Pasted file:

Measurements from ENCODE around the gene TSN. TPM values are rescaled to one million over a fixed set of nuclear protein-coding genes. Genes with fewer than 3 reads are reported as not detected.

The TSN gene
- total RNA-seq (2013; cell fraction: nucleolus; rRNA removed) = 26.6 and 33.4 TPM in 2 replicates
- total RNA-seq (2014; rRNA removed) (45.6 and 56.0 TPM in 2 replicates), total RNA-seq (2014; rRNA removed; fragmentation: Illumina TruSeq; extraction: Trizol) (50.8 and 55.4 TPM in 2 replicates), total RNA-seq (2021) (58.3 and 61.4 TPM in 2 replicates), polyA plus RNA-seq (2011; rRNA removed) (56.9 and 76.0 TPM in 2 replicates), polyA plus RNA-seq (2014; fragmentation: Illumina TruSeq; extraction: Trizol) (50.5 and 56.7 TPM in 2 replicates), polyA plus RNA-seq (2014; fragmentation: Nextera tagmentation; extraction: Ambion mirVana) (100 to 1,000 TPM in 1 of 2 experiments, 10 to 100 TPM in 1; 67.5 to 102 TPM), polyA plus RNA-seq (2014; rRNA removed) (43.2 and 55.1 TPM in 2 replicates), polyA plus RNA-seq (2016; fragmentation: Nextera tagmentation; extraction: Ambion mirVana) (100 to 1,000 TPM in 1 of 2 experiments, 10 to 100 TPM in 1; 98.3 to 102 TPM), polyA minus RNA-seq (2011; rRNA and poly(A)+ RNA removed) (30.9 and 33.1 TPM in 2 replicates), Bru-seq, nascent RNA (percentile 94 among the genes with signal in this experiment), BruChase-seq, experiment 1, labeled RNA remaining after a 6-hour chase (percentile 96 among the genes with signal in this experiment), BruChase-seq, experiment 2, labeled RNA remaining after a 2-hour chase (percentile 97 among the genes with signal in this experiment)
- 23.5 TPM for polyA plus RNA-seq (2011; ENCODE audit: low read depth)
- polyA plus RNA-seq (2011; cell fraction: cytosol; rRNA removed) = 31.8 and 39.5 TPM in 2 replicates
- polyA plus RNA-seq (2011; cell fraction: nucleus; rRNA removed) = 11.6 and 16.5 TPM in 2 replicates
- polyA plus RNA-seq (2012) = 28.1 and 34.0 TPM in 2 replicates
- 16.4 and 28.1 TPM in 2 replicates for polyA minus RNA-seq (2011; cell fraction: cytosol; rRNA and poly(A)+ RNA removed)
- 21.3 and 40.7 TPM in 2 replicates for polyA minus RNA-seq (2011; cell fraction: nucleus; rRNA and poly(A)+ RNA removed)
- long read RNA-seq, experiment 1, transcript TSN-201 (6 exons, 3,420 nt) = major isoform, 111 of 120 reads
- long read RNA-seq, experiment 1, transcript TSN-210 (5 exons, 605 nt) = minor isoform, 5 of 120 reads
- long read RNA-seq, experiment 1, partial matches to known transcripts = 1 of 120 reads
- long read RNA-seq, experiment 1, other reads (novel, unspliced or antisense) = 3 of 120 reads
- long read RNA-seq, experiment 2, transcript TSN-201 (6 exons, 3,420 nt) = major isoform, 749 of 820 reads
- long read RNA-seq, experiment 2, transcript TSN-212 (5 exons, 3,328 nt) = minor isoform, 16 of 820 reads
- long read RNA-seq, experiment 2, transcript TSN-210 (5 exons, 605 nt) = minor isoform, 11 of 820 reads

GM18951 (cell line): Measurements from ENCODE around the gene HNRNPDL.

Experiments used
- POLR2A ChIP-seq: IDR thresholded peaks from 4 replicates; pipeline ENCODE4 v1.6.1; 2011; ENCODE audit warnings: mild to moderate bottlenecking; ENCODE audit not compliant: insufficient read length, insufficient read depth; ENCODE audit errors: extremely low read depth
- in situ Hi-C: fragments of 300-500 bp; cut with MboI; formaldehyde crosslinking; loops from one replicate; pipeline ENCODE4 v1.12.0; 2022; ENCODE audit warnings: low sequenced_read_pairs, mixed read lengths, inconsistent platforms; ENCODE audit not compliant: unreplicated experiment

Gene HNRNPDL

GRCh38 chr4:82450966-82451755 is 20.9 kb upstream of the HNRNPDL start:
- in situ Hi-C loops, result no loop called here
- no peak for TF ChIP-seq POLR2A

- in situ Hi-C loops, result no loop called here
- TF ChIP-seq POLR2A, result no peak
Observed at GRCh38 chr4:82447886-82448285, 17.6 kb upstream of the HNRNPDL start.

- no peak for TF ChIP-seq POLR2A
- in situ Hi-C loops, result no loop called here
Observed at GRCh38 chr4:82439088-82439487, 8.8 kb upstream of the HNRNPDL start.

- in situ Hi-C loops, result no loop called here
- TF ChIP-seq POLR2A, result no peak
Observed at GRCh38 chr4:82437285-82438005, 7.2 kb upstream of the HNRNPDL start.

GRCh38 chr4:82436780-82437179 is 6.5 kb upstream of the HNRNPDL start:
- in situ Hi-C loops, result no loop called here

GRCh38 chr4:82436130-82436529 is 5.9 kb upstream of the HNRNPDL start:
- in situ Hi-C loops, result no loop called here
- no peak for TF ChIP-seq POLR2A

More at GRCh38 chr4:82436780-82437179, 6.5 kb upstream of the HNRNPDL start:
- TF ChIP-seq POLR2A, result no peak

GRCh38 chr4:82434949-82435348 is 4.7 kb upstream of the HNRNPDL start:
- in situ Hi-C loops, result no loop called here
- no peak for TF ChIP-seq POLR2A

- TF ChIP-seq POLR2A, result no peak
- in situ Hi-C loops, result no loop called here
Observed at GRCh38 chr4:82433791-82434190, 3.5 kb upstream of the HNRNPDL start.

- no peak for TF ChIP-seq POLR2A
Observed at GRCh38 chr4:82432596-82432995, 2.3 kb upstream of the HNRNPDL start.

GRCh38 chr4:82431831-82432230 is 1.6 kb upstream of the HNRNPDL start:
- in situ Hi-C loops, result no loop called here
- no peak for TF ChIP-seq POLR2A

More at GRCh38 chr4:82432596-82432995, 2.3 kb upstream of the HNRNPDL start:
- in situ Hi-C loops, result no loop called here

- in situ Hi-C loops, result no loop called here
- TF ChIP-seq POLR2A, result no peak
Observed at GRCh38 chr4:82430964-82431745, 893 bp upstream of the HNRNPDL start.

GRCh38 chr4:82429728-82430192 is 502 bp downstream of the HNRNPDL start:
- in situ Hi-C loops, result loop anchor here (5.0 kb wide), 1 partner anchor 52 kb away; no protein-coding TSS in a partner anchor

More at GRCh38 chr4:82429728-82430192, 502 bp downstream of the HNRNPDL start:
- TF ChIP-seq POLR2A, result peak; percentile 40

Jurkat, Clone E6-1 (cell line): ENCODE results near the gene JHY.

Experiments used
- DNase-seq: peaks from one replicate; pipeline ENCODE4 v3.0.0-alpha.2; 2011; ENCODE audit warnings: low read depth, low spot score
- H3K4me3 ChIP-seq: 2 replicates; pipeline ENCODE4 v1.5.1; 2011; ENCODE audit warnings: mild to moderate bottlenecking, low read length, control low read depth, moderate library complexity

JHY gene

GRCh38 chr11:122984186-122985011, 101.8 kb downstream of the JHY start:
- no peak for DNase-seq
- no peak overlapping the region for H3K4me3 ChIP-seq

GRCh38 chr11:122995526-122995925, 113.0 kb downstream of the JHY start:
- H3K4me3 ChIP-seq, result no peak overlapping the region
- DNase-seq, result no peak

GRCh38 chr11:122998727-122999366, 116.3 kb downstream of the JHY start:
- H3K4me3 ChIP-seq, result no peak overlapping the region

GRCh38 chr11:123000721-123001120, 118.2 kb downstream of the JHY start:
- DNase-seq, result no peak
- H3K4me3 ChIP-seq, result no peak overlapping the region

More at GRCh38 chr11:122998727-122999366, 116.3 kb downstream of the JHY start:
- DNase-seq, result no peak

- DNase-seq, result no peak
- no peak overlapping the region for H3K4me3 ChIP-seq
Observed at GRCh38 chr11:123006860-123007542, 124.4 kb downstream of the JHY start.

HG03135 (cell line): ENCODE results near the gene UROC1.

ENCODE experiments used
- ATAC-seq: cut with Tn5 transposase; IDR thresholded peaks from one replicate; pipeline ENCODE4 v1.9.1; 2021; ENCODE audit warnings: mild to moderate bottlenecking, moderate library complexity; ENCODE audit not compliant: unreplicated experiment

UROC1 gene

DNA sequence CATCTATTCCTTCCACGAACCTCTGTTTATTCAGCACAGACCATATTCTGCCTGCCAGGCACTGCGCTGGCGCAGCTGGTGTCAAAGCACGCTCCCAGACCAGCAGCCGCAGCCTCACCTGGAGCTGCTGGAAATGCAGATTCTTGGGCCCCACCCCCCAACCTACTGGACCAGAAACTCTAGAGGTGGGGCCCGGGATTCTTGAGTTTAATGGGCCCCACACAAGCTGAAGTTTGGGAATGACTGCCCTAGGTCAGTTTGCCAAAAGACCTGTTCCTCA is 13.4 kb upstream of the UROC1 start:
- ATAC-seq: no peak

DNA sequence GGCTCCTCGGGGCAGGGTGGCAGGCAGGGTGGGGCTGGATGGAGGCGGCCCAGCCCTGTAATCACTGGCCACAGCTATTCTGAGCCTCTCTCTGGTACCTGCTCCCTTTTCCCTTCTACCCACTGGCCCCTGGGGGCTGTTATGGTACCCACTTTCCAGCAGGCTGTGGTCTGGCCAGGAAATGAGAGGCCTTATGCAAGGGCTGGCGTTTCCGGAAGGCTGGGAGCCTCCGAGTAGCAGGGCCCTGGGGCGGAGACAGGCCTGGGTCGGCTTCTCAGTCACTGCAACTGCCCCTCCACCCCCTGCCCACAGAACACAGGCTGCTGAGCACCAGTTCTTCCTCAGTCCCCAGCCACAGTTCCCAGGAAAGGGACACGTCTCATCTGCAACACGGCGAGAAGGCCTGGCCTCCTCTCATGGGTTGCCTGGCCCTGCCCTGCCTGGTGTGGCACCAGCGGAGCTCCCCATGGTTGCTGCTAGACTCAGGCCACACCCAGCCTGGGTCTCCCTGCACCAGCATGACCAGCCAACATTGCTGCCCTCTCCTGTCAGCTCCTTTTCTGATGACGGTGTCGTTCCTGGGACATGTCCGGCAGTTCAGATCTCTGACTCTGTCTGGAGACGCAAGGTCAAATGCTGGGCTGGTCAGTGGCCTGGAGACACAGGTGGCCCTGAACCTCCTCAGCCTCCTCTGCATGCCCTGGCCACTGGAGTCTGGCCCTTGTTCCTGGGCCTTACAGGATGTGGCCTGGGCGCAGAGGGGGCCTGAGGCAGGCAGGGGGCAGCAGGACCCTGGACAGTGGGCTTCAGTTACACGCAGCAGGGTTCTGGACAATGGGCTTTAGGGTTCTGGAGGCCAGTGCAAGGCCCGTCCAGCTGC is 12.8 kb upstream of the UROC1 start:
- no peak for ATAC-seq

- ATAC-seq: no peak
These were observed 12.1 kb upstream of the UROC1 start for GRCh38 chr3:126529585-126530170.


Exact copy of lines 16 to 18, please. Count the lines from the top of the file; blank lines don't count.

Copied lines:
- long read RNA-seq, experiment 2, transcript TSN-212 (5 exons, 3,328 nt) = minor isoform, 16 of 820 reads
- long read RNA-seq, experiment 2, transcript TSN-210 (5 exons, 605 nt) = minor isoform, 11 of 820 reads

GM18951 (cell line): Measurements from ENCODE around the gene HNRNPDL.